At the end of the spring semester, I had the opportunity to attend and present my work at this year’s Conference of the Latin American Studies Association in New York City. The meeting brought thousands of specialists of Latin America to the Big Apple’s Midtown Hilton and Sheraton Times Square hotels. I landed in JFK on Thursday late afternoon and took an Uber into the city. Checking into my hotel in the West Village that evening, I made it to the conference site at the start of the next day. Already the Hilton lobby was packed with attendees for a full schedule of panels and other events over Memorial Day Weekend. In total, more than six thousand people participated in this year’s LASA with over 1,400 panels listed in the program. The conference’s film festival also screened dozens of works.
For historians of the U.S.-Mexico Borderlands, there were a handful of interesting bilingual panels presenting papers on mobility, immigration policy, cultural and social analysis, drug policy, and historical memory of the region. On Friday morning, Amelia A. Hall of the University of Alberta was scheduled to give her paper, “The Badasses of Bad Movies: Border Hybridity, Women’s Models, and Gendered National Identity in Cine Fronterizo.” Unfortunately, it was difficult make it to everything given that a lot of related panels were occurring at the same time. Down the hall, Marta M. Caminero-Santangelo, of the University of Kansas, had organized a panel on literary depictions of border crossings, which looked at the DREAMers, as well as the Caribbean context of the border (Marisel C Moreno, University of Notre Dame), and Latinx literary aesthetics (Ylce Irizarry).
Of course, being New York City in springtime, there were countless things to do outside the hotel’s walls. Walking through midtown Manhattan, people wearing their attendee badges could be seen enjoying all that the area had to offer. Although the heat was sweltering, I joined friends for walks in Central Park, strolled Fifth Avenue, and later had dinner nearby the conference at the tasty and affordable, Topaz Thai.
The next day, I was excited to attend an early evening panel organized by Stanford University’s Mateo J. Carillo, and chaired by Julia G. Young of the Catholic University of America, on transnational migrant mobilities. Being an historian of transport mobility in northern Mexico, myself, this session was right up my alley (pun intended). The first presenter, Laura D. Gutierrez from the University of California-San Diego, spoke on the history of the Bracero program and punitive deportations. One aspect of the work that really captivated my interest was Gutierrez’s analysis of the power and limits of the U.S. and Mexican bureaucracies that exerted power over transnational workers. Following Gutierrez, Carillo spoke about the history of road building in the Bajío, a northwest-central region of Mexico, and its impact on the mobilization of agricultural workers who traveled for jobs in the United States. Carillo rightly emphasized that new roads played a crucial role in this labor history from the 1940s to the 1960s. Lastly, Yuridia Ramirez of Duke University, presented her work on the links that form between Mexican migrant communities in North Carolina and their families and friends remaining in the Bajío. She analyzed themes of identity production and cultural heritage, and the role that education played. The discussion that followed was lively. Afterwards, I joined colleagues for dinner at the aptly named House of Brews.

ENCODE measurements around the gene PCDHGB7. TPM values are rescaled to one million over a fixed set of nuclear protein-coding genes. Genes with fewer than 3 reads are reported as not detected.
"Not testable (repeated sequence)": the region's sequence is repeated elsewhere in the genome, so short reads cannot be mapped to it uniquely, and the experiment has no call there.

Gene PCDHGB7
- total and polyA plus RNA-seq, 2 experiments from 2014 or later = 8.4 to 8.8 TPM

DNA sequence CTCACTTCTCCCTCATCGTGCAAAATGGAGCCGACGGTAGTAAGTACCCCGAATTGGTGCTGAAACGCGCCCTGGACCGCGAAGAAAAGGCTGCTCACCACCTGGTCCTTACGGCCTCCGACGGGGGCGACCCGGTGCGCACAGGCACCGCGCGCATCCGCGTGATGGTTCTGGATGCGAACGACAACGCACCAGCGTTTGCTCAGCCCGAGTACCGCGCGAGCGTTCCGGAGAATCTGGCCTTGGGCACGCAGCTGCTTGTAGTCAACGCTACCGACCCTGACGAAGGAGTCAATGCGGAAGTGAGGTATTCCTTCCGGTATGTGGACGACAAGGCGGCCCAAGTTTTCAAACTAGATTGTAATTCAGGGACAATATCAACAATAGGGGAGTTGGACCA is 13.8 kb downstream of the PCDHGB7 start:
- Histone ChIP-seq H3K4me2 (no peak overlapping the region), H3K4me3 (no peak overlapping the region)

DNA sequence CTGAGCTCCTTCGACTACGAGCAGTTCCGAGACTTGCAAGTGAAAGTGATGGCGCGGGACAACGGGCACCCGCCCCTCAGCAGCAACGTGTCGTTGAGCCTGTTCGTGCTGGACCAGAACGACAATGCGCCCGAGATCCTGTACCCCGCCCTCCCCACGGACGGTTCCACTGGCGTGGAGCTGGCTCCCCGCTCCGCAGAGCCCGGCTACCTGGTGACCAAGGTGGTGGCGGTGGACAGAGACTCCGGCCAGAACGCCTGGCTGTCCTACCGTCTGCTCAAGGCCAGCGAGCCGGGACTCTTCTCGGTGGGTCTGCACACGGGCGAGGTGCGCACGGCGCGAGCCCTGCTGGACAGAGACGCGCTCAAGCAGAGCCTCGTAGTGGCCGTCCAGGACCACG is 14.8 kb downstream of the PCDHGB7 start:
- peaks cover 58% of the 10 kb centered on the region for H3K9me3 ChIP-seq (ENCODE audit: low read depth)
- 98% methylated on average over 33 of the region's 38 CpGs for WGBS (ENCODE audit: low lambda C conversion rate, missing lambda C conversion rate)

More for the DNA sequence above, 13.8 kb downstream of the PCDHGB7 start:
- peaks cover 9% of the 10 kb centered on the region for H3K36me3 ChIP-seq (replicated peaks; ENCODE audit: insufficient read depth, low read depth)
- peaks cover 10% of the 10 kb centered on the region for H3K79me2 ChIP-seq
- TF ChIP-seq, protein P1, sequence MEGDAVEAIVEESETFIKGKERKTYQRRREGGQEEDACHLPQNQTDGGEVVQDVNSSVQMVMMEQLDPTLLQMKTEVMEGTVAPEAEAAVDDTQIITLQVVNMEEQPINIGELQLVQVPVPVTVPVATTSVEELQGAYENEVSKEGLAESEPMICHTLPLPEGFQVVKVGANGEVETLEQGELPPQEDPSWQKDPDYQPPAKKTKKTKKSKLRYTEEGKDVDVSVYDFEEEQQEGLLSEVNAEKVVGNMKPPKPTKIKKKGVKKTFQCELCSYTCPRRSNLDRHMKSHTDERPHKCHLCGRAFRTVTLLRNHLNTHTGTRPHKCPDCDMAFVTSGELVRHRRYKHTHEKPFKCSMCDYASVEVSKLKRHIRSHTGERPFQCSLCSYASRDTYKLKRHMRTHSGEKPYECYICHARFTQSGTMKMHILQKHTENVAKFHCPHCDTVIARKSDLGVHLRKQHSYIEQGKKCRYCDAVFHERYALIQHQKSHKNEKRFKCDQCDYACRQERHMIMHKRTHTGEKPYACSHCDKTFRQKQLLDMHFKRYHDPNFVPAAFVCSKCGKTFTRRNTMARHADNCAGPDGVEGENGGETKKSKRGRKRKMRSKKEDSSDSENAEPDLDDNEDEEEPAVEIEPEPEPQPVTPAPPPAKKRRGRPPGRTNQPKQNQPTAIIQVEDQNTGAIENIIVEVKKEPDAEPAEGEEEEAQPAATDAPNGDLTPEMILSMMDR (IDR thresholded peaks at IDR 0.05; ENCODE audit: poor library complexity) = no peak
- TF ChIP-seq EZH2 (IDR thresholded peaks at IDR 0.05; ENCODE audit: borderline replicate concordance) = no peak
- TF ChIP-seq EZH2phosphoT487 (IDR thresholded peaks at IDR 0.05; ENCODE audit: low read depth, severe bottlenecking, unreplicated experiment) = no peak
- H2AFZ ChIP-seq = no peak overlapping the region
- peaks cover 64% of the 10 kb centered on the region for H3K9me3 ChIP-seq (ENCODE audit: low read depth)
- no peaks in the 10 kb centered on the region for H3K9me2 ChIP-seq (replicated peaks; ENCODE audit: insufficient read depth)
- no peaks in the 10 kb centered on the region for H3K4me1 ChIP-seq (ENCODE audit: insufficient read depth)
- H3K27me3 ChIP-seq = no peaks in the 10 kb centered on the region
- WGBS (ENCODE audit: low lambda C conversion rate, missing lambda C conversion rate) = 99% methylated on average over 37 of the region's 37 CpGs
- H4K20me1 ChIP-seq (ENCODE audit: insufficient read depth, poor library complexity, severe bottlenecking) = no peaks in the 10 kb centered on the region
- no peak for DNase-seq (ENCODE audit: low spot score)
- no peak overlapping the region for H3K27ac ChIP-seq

My panel, organized by my friend and colleague Catherine Vézina of the Centro de Investigación y Docencia Económicas (CIDE), was scheduled for Monday morning in the Times Square Sheraton. It began with José Alberto Moreno Chávez of El Colegio de México (Colmex) who spoke about cosmopolitan culture and modernization in Mexico City through a fascinating analysis of how elites wrote and thought about popular terms, including “Snob” and “Fresa,” which invariably included historical context of U.S. cultural influence. I followed with a presentation on rural road-building campaigns in Mexico, including the northern Mexican state of Nuevo León, where transportation companies pressed the government for more highways in support of domestic and U.S. tourism along the border. Catherine continued, giving a paper on the implications of the bracero program to bilateral policy initiatives and questioning the impact on modernization schemes in Mexico. After her, Valeria Sánchez Michel, also of CIDE, discussed the history of modernization related to Mexican higher education in the 1950s, exploring the cultural representations that planners hoped to impose as well as how this ideal contrasted with students’ everyday life and demand for reforms. Finally, Colmex’s Vanni Pettina concluded the panel with a lively discussion of his work on bilateral relations between the Soviet Union and Mexico during the late 1950s and early 1960s as Mexican President Adolfo Lopéz Mateos navigated the diplomatic currents of the Cold War.
Following the panel, it was time to grab a coffee, check into some other sessions, meet more friends and colleagues, and later explore more of the city. The weekend was packed and like any LASA conference, it’s hard to make it to every panel and event that piques your interest. Nevertheless, it was a great experience that brought together a wide gathering of the academic community on Latin America in a diverse, multicultural and multidisciplinary atmosphere. If you were at LASA this year, share your experiences about the panels (especially borderlands-themed sessions) in the comments below!